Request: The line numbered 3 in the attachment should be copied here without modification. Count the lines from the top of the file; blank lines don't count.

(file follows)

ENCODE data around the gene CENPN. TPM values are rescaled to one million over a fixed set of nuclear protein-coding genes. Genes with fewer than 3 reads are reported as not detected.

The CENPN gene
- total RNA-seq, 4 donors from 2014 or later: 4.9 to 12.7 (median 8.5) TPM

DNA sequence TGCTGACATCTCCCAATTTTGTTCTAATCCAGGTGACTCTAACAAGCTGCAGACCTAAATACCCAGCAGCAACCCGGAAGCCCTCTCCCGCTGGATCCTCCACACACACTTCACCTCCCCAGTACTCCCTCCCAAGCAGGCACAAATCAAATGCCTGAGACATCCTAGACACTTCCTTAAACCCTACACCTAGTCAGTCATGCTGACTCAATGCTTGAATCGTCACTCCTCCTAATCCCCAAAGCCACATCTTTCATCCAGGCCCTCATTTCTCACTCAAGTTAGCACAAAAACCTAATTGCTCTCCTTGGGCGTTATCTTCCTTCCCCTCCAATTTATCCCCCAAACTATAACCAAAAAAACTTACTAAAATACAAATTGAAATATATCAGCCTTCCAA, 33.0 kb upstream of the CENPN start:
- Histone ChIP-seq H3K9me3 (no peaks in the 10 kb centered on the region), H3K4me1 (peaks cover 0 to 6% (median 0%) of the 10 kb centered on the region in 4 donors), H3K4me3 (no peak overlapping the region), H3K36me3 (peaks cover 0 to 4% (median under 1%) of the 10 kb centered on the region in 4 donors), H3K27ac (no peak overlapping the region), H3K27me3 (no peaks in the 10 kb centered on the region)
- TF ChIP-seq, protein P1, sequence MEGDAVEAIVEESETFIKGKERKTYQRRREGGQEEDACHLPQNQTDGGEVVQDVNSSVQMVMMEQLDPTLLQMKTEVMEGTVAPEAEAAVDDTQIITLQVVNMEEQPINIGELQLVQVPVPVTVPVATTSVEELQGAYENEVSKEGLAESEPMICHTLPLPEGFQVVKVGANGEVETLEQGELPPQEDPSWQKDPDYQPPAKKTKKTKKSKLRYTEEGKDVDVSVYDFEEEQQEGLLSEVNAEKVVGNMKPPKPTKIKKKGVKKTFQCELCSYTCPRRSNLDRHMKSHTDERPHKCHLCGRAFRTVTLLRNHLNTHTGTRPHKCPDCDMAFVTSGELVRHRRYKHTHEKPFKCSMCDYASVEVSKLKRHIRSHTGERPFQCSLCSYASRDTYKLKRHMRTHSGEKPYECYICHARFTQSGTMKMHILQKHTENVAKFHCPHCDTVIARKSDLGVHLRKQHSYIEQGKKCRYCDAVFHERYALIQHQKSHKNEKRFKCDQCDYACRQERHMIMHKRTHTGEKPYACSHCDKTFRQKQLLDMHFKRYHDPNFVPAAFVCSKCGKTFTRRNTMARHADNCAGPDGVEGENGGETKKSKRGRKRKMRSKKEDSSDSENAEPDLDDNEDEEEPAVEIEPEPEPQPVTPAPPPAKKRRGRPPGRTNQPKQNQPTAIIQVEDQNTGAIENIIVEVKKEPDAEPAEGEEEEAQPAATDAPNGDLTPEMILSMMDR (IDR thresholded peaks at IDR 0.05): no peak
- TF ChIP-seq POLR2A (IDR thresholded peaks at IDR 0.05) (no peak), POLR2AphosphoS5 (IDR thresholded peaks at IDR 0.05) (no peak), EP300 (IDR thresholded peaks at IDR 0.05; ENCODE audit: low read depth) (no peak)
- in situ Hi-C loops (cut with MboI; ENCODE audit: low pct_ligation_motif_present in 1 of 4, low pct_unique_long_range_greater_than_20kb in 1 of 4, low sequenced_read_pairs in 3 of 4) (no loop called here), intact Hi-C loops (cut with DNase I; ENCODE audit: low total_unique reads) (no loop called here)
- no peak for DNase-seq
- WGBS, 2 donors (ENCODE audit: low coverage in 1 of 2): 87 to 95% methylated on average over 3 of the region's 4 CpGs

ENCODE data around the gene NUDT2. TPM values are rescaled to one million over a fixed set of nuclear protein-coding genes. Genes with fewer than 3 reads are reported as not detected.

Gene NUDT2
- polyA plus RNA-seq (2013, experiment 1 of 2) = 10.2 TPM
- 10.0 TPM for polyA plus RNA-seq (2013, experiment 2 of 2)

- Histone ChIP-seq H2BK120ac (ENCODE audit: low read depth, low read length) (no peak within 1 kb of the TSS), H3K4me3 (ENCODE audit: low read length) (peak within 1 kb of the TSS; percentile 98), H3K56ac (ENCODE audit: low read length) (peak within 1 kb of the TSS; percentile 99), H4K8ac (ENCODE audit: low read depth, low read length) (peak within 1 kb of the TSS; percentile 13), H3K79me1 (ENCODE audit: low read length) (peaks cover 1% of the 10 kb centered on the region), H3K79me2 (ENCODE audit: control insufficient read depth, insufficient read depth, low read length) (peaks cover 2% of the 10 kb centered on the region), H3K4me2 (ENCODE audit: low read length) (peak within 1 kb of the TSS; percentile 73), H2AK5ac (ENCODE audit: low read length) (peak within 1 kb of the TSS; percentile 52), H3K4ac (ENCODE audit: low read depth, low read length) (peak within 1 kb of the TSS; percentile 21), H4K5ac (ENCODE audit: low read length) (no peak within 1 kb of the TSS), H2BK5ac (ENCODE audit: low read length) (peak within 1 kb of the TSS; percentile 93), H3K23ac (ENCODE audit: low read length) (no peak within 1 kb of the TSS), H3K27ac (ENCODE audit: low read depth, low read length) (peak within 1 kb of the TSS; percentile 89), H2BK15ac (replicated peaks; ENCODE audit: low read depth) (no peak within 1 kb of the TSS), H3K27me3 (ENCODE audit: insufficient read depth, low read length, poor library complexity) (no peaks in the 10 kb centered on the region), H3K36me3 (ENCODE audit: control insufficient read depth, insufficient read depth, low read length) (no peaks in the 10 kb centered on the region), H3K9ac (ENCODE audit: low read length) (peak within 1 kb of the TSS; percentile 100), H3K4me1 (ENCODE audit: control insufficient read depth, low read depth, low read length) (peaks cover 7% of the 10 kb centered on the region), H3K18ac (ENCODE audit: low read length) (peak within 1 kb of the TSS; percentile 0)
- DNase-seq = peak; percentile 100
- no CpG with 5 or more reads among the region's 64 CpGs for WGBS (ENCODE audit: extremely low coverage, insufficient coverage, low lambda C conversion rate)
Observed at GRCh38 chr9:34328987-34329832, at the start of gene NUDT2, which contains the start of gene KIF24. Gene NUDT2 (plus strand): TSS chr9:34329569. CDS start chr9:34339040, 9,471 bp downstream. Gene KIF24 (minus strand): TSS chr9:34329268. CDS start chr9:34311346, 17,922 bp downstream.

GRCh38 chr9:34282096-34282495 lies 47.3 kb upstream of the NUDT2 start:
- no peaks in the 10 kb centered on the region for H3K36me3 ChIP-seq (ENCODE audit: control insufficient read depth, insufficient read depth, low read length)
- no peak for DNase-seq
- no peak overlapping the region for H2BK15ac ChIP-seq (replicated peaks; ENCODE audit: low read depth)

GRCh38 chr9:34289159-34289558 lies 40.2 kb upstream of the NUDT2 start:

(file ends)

- total RNA-seq, 4 donors from 2014 or later: 4.9 to 12.7 (median 8.5) TPM